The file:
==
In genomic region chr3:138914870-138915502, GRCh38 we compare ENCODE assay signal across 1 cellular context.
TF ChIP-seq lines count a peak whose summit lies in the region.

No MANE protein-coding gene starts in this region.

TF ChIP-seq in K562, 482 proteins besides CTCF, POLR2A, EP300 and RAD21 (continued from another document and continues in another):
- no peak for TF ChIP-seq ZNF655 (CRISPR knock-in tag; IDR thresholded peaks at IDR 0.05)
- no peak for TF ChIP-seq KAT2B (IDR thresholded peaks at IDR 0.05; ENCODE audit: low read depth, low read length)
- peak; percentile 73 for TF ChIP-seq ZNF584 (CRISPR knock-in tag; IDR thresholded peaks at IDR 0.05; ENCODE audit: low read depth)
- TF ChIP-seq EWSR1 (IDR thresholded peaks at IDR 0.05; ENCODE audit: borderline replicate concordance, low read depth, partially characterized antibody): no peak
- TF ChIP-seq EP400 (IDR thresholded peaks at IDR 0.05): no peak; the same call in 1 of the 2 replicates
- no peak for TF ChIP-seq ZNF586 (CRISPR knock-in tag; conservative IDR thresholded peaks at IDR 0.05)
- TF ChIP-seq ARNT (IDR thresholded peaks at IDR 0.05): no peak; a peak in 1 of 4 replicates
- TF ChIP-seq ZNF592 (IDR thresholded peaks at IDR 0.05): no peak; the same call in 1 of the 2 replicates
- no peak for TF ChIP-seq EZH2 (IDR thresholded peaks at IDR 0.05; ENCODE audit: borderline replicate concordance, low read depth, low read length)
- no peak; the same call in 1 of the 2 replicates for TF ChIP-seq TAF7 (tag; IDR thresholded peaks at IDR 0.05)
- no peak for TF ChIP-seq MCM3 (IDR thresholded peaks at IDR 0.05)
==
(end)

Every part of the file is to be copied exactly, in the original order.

In genomic region chr3:138914870-138915502, GRCh38 we compare ENCODE assay signal across 1 cellular context.
TF ChIP-seq lines count a peak whose summit lies in the region.

No MANE protein-coding gene starts in this region.

TF ChIP-seq in K562, 482 proteins besides CTCF, POLR2A, EP300 and RAD21 (continued from another document and continues in another):
- no peak for TF ChIP-seq ZNF655 (CRISPR knock-in tag; IDR thresholded peaks at IDR 0.05)
- no peak for TF ChIP-seq KAT2B (IDR thresholded peaks at IDR 0.05; ENCODE audit: low read depth, low read length)
- peak; percentile 73 for TF ChIP-seq ZNF584 (CRISPR knock-in tag; IDR thresholded peaks at IDR 0.05; ENCODE audit: low read depth)
- TF ChIP-seq EWSR1 (IDR thresholded peaks at IDR 0.05; ENCODE audit: borderline replicate concordance, low read depth, partially characterized antibody): no peak
- TF ChIP-seq EP400 (IDR thresholded peaks at IDR 0.05): no peak; the same call in 1 of the 2 replicates
- no peak for TF ChIP-seq ZNF586 (CRISPR knock-in tag; conservative IDR thresholded peaks at IDR 0.05)
- TF ChIP-seq ARNT (IDR thresholded peaks at IDR 0.05): no peak; a peak in 1 of 4 replicates
- TF ChIP-seq ZNF592 (IDR thresholded peaks at IDR 0.05): no peak; the same call in 1 of the 2 replicates
- no peak for TF ChIP-seq EZH2 (IDR thresholded peaks at IDR 0.05; ENCODE audit: borderline replicate concordance, low read depth, low read length)
- no peak; the same call in 1 of the 2 replicates for TF ChIP-seq TAF7 (tag; IDR thresholded peaks at IDR 0.05)
- no peak for TF ChIP-seq MCM3 (IDR thresholded peaks at IDR 0.05)